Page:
Many businesses had to seek short-term fixes for cash flow pressures during the pandemic. As the dust settles, now could be the perfect time to re-examine which Accounts Receivable (AR) solutions are the best long-term fit for your business.
History repeats itself?
The recession of 2008 placed a detrimental strain on businesses around the world. The accounts receivable departments took the brunt of the pain as companies conserved cash and payment days slowed. Maintaining the lowest Days Sales Outstanding (DSO) levels possible became crucial for keeping a sustainable cash flow. With businesses struggling financially, professionals in these departments came under the spotlight. It was their job to ensure that any money owed was coming in as quickly as possible. Only by optimising the amount of cash available could businesses have the best chance of riding out a difficult economic period.
What followed was nearly a decade of relative economic stability and, with it, complacency. The accounts receivable department fell out of the spotlight. Instead, focus reverted to accounts payable and other areas of the business where innovation seemed more exciting and potentially remunerative.
Then the COVID-19 pandemic struck. While each crisis is unique, the financial pressures and human reactions are very similar. Downturns always hit three areas the hardest – revenue, margin and cash flow. And this was no exception. Cash flow considerations were once again at the top of the agenda for a lot of businesses, with payment delays or defaults commonplace.
Progressive businesses used the good times as a window of opportunity to reinvest. Innovating and increasing the efficiency of their accounts receivable departments in the knowledge that it could prove crucial in ensuring sufficient liquidity to weather the next storm, whenever it came. But other businesses were forced to make knee-jerk reactions to low cash levels. They searched for unpaid invoices to chase by email or phone call.
Creating long-term value through technology
Cash is king and ensuring that more of it is coming in will benefit the business as a whole. Equipping the accounts receivable team with the right technology can enable organisations to reduce debtor days and time spent on disputes and customer segmentation, decrease the impact on margins and bring the credit controllers and sales teams together. In AR departments, automation implementations help manage staff turnover. The business-as-usual processes can be satisfactorily handled by technology with little intervention.
At the day-to-day level, AI and machine learning technologies enable automatic matching of invoices to payments, the tracking of incoming payments, and the analysis of critical data such as delivery status, amount due and payment history. While most companies have moved to some form of digital invoicing, using AR automation allows organisations to adapt to any format – even if it is on paper. You use the same platform to deliver invoices in the way that best suits your customer. It can also provide real-time alerts, ad hoc reports, and other insight tools, to highlight potential problems and allow more effective cash flow management. As AR processes continue to grow in complexity. From credit limits to managing new types of payment methods such as cryptocurrencies. The benefits of automation and real-time dashboards will multiply.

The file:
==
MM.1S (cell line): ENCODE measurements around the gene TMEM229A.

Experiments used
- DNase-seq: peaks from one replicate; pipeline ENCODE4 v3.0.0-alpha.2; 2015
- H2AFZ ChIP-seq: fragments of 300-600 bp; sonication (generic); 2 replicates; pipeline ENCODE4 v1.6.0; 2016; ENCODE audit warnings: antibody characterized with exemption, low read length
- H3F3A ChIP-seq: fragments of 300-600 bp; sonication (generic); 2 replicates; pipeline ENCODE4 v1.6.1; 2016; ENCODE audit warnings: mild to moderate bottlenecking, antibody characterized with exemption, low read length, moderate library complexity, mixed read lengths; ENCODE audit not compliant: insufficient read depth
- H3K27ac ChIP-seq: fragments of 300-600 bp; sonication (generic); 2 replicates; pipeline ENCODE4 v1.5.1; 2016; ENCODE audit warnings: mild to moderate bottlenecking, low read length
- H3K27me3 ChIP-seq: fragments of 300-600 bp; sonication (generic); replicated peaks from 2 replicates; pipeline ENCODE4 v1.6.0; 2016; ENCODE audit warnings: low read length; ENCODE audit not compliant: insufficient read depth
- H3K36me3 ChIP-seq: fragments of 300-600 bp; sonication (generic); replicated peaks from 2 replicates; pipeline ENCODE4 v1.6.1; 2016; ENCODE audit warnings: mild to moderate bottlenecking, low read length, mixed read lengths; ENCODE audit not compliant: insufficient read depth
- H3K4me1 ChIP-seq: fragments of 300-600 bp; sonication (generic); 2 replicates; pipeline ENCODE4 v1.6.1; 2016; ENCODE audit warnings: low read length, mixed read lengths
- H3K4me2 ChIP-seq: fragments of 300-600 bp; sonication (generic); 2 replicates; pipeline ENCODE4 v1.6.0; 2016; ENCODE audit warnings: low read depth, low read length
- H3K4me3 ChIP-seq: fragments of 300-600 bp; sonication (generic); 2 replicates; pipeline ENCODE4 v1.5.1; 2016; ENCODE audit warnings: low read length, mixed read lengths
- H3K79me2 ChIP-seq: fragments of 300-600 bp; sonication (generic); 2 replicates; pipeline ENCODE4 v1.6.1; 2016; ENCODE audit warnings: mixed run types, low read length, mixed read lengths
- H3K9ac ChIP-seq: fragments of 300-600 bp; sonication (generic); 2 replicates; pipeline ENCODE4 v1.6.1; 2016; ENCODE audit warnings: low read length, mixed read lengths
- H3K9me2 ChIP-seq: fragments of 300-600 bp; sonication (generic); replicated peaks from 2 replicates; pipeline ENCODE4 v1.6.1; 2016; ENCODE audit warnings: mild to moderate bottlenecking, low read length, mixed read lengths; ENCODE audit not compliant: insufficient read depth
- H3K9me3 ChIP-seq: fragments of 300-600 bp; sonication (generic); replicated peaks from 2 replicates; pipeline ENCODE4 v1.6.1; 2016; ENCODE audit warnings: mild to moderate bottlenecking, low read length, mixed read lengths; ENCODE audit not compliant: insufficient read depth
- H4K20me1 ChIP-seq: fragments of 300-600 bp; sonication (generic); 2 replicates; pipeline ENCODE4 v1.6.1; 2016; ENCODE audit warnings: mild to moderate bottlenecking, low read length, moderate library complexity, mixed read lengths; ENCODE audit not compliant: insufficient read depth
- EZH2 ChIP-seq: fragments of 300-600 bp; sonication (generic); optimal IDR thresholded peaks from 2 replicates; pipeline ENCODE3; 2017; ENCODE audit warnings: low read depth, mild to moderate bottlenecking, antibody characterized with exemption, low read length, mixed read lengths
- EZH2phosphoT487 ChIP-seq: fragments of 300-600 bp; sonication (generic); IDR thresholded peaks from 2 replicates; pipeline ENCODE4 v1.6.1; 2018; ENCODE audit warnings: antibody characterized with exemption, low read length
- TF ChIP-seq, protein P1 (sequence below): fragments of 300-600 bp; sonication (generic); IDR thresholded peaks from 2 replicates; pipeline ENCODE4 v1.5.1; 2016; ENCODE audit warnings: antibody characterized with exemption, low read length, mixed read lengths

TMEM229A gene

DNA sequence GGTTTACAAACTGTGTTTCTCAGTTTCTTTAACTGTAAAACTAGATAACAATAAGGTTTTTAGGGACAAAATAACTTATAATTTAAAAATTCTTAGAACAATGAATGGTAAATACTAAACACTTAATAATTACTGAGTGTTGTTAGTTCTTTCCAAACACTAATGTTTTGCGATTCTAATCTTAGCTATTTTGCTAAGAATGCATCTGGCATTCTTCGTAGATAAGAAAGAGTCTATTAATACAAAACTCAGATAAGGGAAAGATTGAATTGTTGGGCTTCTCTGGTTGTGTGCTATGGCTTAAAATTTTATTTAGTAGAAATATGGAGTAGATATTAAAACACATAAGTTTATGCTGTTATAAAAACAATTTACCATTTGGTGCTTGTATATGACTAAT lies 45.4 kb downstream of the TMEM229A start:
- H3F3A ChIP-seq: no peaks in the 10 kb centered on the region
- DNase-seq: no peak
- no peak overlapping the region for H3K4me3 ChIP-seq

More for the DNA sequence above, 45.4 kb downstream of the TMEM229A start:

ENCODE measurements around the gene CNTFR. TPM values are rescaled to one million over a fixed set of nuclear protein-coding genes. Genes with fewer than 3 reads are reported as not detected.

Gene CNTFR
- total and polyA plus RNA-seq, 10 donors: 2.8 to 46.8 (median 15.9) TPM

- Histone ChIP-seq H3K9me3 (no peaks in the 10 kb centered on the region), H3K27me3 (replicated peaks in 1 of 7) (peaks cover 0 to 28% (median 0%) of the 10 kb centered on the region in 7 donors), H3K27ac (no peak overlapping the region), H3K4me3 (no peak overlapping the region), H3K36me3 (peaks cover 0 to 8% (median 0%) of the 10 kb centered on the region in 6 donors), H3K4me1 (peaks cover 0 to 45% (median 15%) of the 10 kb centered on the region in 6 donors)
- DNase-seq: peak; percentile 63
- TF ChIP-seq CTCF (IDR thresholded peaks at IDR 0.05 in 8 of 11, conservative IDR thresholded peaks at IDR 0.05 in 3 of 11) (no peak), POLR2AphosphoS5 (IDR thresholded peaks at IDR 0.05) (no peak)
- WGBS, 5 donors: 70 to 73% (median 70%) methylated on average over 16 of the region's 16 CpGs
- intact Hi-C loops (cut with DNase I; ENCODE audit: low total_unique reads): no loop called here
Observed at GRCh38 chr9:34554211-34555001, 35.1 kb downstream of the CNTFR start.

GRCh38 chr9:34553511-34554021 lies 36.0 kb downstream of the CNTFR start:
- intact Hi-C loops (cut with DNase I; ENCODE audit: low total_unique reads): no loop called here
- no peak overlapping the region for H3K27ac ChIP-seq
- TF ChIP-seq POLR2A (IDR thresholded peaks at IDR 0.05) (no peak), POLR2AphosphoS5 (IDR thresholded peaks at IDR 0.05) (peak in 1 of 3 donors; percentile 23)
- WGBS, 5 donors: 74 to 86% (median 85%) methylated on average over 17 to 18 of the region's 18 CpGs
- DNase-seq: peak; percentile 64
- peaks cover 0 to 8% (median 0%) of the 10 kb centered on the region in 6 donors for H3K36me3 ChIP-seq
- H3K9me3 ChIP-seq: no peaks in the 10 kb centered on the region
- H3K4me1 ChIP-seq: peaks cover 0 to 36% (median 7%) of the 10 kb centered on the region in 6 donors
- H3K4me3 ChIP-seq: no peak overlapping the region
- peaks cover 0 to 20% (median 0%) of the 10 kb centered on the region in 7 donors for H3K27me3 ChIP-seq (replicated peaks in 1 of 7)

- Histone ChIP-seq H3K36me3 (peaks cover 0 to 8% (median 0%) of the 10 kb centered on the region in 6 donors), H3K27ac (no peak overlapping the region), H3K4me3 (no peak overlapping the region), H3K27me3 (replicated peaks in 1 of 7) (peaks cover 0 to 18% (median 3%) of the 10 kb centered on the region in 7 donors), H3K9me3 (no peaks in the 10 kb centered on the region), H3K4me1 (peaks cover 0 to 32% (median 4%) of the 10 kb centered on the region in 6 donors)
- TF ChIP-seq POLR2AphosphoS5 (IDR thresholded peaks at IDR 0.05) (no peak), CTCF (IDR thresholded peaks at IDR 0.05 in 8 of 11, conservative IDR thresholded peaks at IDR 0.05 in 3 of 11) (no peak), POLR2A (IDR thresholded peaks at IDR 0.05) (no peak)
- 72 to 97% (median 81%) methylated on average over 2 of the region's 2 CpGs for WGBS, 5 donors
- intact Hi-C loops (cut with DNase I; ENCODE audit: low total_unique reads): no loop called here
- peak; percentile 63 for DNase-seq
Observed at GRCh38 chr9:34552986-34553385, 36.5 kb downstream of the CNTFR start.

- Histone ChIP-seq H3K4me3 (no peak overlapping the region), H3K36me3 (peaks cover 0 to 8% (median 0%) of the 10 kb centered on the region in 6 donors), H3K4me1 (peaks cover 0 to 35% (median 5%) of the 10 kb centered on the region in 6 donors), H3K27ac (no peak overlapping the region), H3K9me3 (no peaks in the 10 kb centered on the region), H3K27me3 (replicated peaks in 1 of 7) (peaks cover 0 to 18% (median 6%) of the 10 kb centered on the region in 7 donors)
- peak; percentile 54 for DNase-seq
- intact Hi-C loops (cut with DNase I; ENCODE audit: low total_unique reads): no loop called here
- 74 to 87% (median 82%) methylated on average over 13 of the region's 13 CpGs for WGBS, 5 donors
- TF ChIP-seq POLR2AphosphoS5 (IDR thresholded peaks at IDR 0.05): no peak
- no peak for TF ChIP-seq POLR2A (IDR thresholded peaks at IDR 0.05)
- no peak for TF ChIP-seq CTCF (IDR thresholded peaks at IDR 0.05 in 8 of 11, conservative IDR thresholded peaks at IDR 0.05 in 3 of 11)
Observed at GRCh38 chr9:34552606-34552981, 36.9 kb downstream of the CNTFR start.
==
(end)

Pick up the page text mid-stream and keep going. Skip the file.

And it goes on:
So why have some organisations delayed the implementation of digital transformation policies? Much of the work within accounts receivable is traditionally perceived to be ‘boring’, which may have contributed to the lack of focus on innovating it over the years. Ironically, shifting focus and applying technological innovations to the department can take these repetitive tasks away from the employees. This enables them to focus on the more challenging and stimulating tasks, and ultimately reducing the risk of human error.
Digitalisation of invoicing and payment processes was broadly underway before COVID-19 struck, at least at the more forward-thinking organisations. But the pandemic – and its widespread repercussions for all businesses – have turbo-charged the transition. Even those organisations that were reluctant to move from manual systems are revisiting their plans with renewed urgency. Automated workflow technologies are now crucial in today’s business world, helping to assist finance professionals in their typical working day and completing the manual tasks that traditionally required human input. But there is still a long way to go.
The accounts payable and accounts receivable teams often work independently. But synergies can be achieved by aligning the technology used by both teams. For contra accounts that both buy and sell from organisations, for example, it can be potentially damaging to a relationship to chase a client for a small amount owed when a large sum is owing in the other direction. Bringing both departments in line with similar technologies can create a more transparent strategy across the business.
At Visma | Onguard, we provide solutions that connect data on one centralised platform, linking internal and external systems and services while leveraging intelligent and intuitive automation to deliver valuable insights. Such as when to deliver payment reminders and in what format. This enhanced visibility and secure sharing of critical data ensures optimal connection between all processes in the order-to-cash chain. It supports quicker decision-making and fostering stronger customer relationships.